5. Your Leader Part and the Three Ways to Lead

Leadership Energy is the part of us that leads the realm of our lives. It’s the part that can vision or dream about what we might want out of our lives. That can be a big dream like, “I want to be a President when I grow up.” Or it can be a smaller vision, like, “I want to try something new in my garden this year,” when I’m beginning to think about growing my garden.

It is our Leadership Energy that helps us step into authority and take charge of our own life. Leadership energy draws people into our vision and positive outlook. Have you ever felt really drawn to someone, and want to get on board with what they see for the future? Or maybe you’ve been drawn to a spirit, a spiritual leader of some sort or a political candidate? We are attracted to leadership.

Leadership Energy is the energy that gives us self-esteem and the confidence to think big and go after our dreams, big or small. This energy opens our eyes to the positive, sunny side of life. We look through rose colored glasses with this energy, and see our world with optimism and hope. When we are in this energy we tend to avoid thinking about anything that can go wrong. Joy is the gateway emotion into our Leadership Energy energy. When we feel joy. It’s easy to be positive and upbeat about things inside of ourselves and outside of ourselves. Our joy thrusts us into positive thinking and helps us dream and vision.

This energy has us dream big and act as if we’re already living the dream.
If we can imagine it, the dream will come true. You might act as if you’re already there. Affirmations are a form of this energy. If I repeat my affirmation enough, it will come true.

Our Leader part can also bless and nurture others, and ourselves. This part helps others by taking care of them and fostering them in their dreams and ambitions. It connects us to them by being big and nurturing their vulnerable part or it just holds people where they are with a positive outcome in mind.

Unfortunately, sometimes the messages we get as children damage our Leader Energy. Often children hear the message “You are not good enough.” This is called the conditional love wound. This message makes us believe that we must do something good enough to be loved. We couldn’t possibly be loved for just who we are. We must accomplish something so that we can be loved. Sometimes children work really hard to be lovable and grow this positive energy while other children just give up and don’t grow it because, “what’s the use? I’ll never be good enough.” This is one reason some of us have lots of this Leadership Energy and others don’t.

Another reason is that our genetic make-up contributes to how much of this energy we have access to in our lives. Leader Energy stems from the genetic stream called, by scientists, Novelty Seeking. Novelty Seeking refers to the desire for new things, new experiences, new territory and new partners. Some research on the distribution of Novelty Seeking genes around the world revealed that the incidence of Novelty Seeking genes was higher in any population in proportion to the distance that population had migrated from the cradle of our species in Africa. Or, in other words, it might have been the high Novelty Seeking genes in some humans that drove them to constantly seek new territory, new horizons, rather than staying home.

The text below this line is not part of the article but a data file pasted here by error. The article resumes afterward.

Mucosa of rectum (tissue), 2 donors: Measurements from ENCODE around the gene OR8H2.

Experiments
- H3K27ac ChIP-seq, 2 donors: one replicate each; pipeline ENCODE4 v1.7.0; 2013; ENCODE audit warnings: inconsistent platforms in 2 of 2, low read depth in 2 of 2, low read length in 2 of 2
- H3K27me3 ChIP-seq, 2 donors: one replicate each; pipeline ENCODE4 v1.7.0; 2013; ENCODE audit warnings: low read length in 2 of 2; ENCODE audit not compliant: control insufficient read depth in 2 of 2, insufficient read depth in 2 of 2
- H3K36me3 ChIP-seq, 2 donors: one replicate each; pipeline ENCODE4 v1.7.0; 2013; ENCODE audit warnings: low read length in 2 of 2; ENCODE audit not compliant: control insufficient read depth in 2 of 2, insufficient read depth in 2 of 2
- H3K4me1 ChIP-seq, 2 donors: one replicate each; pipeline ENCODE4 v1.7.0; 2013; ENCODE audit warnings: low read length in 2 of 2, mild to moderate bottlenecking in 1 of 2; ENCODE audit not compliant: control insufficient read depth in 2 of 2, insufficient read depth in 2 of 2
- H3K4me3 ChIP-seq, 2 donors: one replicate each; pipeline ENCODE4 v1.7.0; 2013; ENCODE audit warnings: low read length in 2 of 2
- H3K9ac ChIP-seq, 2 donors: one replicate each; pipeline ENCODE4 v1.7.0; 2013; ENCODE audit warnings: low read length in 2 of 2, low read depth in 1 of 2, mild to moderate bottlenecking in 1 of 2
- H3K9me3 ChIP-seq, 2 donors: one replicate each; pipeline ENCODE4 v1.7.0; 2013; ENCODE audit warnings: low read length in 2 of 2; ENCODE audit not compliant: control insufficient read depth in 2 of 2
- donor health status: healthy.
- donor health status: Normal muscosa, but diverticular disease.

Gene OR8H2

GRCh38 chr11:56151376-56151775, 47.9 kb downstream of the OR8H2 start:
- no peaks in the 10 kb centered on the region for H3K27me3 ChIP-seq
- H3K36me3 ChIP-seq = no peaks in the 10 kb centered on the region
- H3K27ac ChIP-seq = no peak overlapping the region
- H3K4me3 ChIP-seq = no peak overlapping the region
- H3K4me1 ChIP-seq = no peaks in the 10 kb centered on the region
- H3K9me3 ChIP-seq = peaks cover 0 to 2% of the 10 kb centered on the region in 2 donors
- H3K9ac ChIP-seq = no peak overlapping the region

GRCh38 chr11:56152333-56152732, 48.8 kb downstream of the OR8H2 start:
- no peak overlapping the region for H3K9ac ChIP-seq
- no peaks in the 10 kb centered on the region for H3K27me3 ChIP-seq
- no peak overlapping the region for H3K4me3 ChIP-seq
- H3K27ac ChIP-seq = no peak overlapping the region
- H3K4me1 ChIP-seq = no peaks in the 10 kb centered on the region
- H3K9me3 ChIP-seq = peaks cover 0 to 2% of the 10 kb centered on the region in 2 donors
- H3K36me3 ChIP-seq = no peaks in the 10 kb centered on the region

Everyone knows that some people are just naturally adventurous. They are always seeking the next new experience, new relationship, new job, new car or new baby. This is their Novelty Seeking genes at work. And we all have some Novelty Seeking genes. That’s why you love finding something new. That’s why advertisers commonly appeal to our Novelty Seeking genes by using words like “new”, “discover” and “try it” in their ads. Novelty Seeking genes give you what’s called an exploratory excitement. That’s because Novelty Seeking is a combination of different genes, which often include a gene called D4DR on your 11th chromosome which blocks your brain’s reception of dopamine, a hormone which gives you a sense of pleasure and reward. And when scientists depressed the dopamine in the brains of some monkeys, those monkeys were much more likely to look for new ways to solve problems, rather than using their old habits. It’s as though the monkeys had to make up for their low dopamine by striving harder for a new sense of reward.

So it’s thought that the Novelty Seeking genes, because they repress dopamine, require a person to seek more stimulation to feel pleasure and reward. So people with high Novelty Seeking genes go out into the world looking for the high that will give them the sense of pleasure and reward they crave. Adventurers, which we call Questers in Shadow Work, are driven to produce the dopamine high they envision if their quest is successful.

Novelty Seeking genes also give you a predisposition to schizophrenia, mania, depression and Attention Deficit Disorder. This makes sense if you think that Novelty Seeking, when it gets inflated and out of balance, can either cause you to become manic, even schizophrenic, about going for the reward you crave, or depressed and unfocused when your quest is betrayed and you can’t get that Reward.

With Respect to “THE BIG FOUR” Energies that we work with in Connection Gateways, we put this Leader Energy on the top of our picture frame.

Here’s a quick summary of how all four energies show up in kids:


Intensely optimistic, this kid sees the world as full of opportunities. This kid is adventurous and free, letting the imagination take control and leading others in imaginative play. This kid is often supportive and caring for others but can also be naive and easily manipulated.
This kid might be too generous or too hopeful and then get betrayed.